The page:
Saudi Launches Grand Plan For Drinkable Water "River" Longer Than The Nile
It will be one of the world’s largest desalinated water networks, producing 9.4mn cubic metres of water per day for KSA
Saudi Arabia is preparing to undertake a massive project to create the world’s largest source of drinkable water, as reported by Saudi journalist, Ahmad Al Shugairi.
Al Shugairi stated that this upcoming desalinated water transport network will be among the biggest in the world. Their plan involves digging a river that would span 12,000 km in length, 11 metres in width, and four metres in depth – all with the aim of surpassing the length of the Nile River. This ambitious feat will require the use of anti-corrosion pipes, each with a diameter of 2.25 metres.
He added: “After a few years, the length of the water pipes will transport this fresh water from one place to another,” indicating that this project be twice the size of the Nile, which is over 6,000 kilometres long.
The pipes running beneath Saudi cities will extend for 126,000 kilometres, which is long enough to wrap around the world three times. The network will produce a massive quantity of water, with 9.4 million cubic meters being generated each day.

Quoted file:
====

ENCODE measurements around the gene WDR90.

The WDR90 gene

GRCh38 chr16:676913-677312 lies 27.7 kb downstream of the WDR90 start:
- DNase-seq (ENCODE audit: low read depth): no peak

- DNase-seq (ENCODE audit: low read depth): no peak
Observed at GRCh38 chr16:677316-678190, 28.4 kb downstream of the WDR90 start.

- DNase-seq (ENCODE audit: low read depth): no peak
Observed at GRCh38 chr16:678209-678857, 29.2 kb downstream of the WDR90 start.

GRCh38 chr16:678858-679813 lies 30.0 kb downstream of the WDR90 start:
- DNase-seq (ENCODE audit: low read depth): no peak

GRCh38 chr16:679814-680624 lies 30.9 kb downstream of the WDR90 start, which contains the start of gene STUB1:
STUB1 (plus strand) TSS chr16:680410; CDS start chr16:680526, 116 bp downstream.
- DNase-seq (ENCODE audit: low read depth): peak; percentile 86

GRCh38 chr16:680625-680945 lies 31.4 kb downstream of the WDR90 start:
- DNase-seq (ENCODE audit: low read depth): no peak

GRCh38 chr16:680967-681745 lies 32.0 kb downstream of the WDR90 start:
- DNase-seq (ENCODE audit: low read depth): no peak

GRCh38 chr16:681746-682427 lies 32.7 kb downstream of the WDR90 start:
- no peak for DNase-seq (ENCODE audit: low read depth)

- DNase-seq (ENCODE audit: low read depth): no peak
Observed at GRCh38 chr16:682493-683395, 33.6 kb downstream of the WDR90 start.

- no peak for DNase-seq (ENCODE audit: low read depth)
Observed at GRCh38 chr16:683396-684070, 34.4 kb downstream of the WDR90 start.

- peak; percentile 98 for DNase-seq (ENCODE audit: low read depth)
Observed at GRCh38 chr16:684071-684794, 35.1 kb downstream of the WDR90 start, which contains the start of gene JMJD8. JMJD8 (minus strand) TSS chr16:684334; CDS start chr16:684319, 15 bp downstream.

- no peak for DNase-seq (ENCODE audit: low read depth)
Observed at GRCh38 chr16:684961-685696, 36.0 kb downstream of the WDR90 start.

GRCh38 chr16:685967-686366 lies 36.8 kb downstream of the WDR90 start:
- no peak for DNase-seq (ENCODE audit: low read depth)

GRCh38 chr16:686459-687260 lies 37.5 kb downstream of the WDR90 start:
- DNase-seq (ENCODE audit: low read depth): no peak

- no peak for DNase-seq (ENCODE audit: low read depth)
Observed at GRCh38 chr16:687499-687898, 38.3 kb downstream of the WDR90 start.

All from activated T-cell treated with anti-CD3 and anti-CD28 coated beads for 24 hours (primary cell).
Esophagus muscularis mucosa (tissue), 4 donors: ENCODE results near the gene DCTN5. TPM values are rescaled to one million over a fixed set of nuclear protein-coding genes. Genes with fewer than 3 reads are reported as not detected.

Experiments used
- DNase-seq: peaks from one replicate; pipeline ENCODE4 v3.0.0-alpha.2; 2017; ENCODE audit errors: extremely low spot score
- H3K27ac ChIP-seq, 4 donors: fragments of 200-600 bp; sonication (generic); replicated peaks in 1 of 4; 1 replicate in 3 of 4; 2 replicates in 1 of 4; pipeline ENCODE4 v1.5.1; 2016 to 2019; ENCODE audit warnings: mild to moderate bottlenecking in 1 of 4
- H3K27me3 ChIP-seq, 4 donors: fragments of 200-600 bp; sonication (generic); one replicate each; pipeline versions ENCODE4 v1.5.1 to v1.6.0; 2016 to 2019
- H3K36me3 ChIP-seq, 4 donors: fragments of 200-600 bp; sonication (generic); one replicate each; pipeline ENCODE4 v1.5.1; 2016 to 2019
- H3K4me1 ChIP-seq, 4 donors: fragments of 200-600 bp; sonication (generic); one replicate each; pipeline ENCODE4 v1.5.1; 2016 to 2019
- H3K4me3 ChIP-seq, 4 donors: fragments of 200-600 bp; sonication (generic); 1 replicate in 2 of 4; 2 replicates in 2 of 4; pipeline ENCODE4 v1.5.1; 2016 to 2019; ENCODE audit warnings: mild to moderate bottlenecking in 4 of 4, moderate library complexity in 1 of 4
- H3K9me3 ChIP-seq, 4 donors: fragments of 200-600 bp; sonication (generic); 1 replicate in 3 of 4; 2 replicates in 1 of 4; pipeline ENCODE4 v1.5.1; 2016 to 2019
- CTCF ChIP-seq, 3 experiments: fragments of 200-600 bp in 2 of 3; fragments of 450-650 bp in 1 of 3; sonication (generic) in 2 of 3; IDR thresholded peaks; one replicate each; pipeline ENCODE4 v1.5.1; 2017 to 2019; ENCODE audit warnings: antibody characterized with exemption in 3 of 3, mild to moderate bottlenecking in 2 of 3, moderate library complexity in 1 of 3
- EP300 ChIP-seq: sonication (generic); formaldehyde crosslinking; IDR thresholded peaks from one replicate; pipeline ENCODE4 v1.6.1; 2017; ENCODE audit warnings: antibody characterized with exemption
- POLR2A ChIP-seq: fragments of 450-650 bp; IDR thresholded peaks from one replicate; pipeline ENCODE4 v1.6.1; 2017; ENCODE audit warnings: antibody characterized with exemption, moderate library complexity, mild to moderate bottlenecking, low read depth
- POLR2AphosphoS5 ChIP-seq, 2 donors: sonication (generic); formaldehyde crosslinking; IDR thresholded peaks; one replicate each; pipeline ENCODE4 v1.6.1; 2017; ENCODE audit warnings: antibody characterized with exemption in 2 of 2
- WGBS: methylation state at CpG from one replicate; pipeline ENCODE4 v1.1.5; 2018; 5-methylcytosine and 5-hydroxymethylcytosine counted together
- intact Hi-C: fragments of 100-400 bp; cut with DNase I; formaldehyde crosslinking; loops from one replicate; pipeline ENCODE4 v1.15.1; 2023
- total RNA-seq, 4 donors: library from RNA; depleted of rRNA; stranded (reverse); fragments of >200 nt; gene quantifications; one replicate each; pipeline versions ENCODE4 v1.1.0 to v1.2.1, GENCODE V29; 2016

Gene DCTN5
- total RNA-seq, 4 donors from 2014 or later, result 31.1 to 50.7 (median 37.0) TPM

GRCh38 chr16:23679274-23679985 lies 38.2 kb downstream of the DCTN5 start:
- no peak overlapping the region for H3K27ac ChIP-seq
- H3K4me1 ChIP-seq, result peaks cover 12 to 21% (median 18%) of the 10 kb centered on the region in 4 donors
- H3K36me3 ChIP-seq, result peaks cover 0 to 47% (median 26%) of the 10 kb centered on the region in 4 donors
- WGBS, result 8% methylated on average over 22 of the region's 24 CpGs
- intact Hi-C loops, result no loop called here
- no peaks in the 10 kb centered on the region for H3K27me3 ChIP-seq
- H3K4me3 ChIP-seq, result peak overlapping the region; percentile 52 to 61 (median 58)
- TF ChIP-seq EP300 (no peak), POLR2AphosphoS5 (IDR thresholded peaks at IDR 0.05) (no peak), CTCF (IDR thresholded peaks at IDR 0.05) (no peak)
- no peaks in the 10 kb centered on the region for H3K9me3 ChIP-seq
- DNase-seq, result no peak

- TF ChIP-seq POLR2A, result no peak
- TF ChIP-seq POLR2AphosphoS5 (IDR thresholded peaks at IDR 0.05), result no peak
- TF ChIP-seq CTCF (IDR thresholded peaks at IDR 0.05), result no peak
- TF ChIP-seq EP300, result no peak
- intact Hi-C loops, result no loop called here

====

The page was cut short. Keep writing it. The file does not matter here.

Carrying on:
This amount, according to Al Shugairi, if distributed to the world’s population, every person would get two gallons (two bottles) of water from the production of water sweetened in Saudi Arabia.
Saudi Arabia dominates global desalination production, generating over 1.006 billion cubic meters annually, which accounts for 18% of worldwide production. This is primarily facilitated by the Saline Water Conversion Corporation, a government-controlled entity responsible for producing the largest volume of desalinated water globally.